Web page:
Being in 1969 gave us a new lift; we seemed to be over a hump and the calendar had new meaning for us. Work around New Year was apparent with a touch-up paint job on the station boat and last minute work to complete on 'Aurora House' and associated walkway before the arrival of HMNZS 'Endeavour' on 8 January. She actually arrived on the evening of the 7th and unloaded on the 8th. The weather was absolutely perfect and the day was much enjoyed by all, the highlight being the official opening of 'Aurora House' by Cmdr D G Barnfield and the unveiling of a plaque commemorating this event; incidentally, this was filmed by the NZBC. This visit also brought us eight members of the Canterbury University Expedition to the Antipodes Islands, who had failed to make a landing there on the way down. They set up camp,complete with pre-fabricated Laboratory Hut west of the Balloon Shed, and completed some worthwhile work during their three week stay.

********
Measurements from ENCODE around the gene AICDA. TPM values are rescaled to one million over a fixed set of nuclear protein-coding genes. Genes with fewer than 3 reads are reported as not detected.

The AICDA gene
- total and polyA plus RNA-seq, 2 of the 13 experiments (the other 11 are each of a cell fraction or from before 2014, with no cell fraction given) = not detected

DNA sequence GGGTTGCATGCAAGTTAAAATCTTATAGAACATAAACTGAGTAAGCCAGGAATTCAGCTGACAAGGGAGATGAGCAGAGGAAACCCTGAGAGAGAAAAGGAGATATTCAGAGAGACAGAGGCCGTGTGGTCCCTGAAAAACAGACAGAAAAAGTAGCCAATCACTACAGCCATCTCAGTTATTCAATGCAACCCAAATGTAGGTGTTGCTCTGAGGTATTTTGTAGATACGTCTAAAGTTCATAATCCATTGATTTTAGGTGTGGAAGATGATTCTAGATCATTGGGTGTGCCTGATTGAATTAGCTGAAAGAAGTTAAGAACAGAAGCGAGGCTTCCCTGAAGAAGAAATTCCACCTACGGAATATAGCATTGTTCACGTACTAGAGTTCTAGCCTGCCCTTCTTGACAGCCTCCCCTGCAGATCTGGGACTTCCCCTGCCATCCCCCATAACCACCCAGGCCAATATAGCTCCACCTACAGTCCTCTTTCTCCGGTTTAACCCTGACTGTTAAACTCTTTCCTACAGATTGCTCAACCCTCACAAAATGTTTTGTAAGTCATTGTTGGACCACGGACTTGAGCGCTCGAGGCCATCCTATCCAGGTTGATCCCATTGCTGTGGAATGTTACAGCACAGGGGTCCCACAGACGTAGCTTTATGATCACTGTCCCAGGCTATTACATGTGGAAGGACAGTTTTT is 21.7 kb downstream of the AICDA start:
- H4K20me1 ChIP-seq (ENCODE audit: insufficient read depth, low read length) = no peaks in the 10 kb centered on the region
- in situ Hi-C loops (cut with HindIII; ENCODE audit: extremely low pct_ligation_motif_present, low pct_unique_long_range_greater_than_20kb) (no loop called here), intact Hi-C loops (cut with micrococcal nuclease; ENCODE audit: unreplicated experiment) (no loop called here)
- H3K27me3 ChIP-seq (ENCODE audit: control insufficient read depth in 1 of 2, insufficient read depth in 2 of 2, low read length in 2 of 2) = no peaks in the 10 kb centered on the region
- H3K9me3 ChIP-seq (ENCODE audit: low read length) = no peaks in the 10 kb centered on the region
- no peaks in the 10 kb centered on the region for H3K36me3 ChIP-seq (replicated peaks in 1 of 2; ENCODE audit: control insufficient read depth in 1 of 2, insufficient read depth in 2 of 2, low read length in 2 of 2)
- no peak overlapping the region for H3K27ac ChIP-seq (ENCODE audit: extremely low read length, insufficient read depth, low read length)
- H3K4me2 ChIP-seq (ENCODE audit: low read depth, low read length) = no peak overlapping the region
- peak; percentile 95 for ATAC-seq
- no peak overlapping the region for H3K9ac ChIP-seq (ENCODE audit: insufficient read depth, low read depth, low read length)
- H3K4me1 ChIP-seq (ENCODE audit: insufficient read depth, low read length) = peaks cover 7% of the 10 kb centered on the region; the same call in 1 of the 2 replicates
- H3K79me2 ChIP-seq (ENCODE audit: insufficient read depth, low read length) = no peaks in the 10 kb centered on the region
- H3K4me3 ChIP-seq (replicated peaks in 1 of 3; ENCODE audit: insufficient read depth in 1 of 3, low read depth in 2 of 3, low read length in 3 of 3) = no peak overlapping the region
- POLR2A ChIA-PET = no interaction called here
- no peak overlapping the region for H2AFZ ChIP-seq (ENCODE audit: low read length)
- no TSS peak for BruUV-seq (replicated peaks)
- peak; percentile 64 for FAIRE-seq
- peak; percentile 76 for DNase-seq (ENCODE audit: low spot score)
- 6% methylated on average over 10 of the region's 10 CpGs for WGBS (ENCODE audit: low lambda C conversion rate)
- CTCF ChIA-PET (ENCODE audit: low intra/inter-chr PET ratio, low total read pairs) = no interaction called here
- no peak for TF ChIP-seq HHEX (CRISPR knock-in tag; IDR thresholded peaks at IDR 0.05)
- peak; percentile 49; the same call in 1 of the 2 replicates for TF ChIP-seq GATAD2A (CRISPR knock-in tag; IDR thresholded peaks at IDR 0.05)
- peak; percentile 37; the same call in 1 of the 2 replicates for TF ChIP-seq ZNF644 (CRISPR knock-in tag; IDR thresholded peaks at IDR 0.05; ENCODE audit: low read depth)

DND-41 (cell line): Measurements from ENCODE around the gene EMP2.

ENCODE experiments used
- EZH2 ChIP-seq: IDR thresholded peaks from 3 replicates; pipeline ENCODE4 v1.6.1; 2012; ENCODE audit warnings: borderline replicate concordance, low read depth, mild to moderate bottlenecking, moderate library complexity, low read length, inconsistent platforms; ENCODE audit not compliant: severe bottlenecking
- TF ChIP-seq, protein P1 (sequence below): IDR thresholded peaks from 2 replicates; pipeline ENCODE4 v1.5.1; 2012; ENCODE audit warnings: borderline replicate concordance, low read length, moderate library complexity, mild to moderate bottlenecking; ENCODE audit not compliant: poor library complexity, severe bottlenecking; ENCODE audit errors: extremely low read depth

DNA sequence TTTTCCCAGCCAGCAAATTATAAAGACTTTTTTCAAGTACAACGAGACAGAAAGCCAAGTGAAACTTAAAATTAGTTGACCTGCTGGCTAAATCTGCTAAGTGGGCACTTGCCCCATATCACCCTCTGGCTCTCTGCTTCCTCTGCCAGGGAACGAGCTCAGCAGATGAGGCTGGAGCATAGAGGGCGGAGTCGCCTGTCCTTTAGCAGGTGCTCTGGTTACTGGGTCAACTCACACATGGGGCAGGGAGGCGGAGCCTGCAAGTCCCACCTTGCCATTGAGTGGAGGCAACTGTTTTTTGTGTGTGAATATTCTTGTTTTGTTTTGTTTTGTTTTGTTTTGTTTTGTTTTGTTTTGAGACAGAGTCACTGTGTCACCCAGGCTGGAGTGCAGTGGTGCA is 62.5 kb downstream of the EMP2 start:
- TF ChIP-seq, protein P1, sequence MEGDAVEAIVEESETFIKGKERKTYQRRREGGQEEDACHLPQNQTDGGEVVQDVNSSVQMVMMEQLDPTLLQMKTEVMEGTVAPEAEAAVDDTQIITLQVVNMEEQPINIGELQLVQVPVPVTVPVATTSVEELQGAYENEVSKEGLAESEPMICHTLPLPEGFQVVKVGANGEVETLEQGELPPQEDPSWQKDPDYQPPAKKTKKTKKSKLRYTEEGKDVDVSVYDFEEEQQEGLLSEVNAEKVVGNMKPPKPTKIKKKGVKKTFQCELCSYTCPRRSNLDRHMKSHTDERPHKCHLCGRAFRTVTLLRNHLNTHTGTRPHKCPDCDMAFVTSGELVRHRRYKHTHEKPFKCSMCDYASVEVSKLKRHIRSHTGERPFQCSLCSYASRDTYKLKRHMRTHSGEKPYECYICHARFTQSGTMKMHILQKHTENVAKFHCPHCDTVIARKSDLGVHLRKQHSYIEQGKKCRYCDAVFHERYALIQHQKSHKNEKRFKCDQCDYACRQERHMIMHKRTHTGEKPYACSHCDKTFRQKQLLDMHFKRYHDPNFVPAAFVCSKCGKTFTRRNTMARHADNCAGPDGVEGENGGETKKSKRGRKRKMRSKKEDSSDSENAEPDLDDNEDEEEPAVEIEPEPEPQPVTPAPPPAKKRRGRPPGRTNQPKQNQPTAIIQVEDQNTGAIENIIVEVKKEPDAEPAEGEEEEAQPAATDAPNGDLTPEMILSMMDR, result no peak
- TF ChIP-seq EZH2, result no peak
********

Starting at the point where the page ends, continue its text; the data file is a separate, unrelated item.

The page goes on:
As if all this were not enough for us sheltered creatures, we also welcomed ashore the three man DSIR team, Gordon Keyes, Ian Johnson (an ex-Campbellite) and Des Rowles, for a two month stay in which to conduct their experiment into X-rays at the 100 km level during auroral activity. So far this project has been a complete success, and has also given the more permanent inhabitants an unusual interest and new subjects for the ever-popular photography. Possibly it has been some time since as large a number as 23 men have lived on the station for any length of time.

The next event of note was the second visit of 'Endeavour' on the 26th again in perfect weather; when the "Antipodeans" departed, and with them three of our members, Tony Ellis returning home after 13 months, and Barney Maguire and Mike Bell on their way to NZ for medical examinations. A sad day for us as we did not know at this stage if we would get either of the two men back.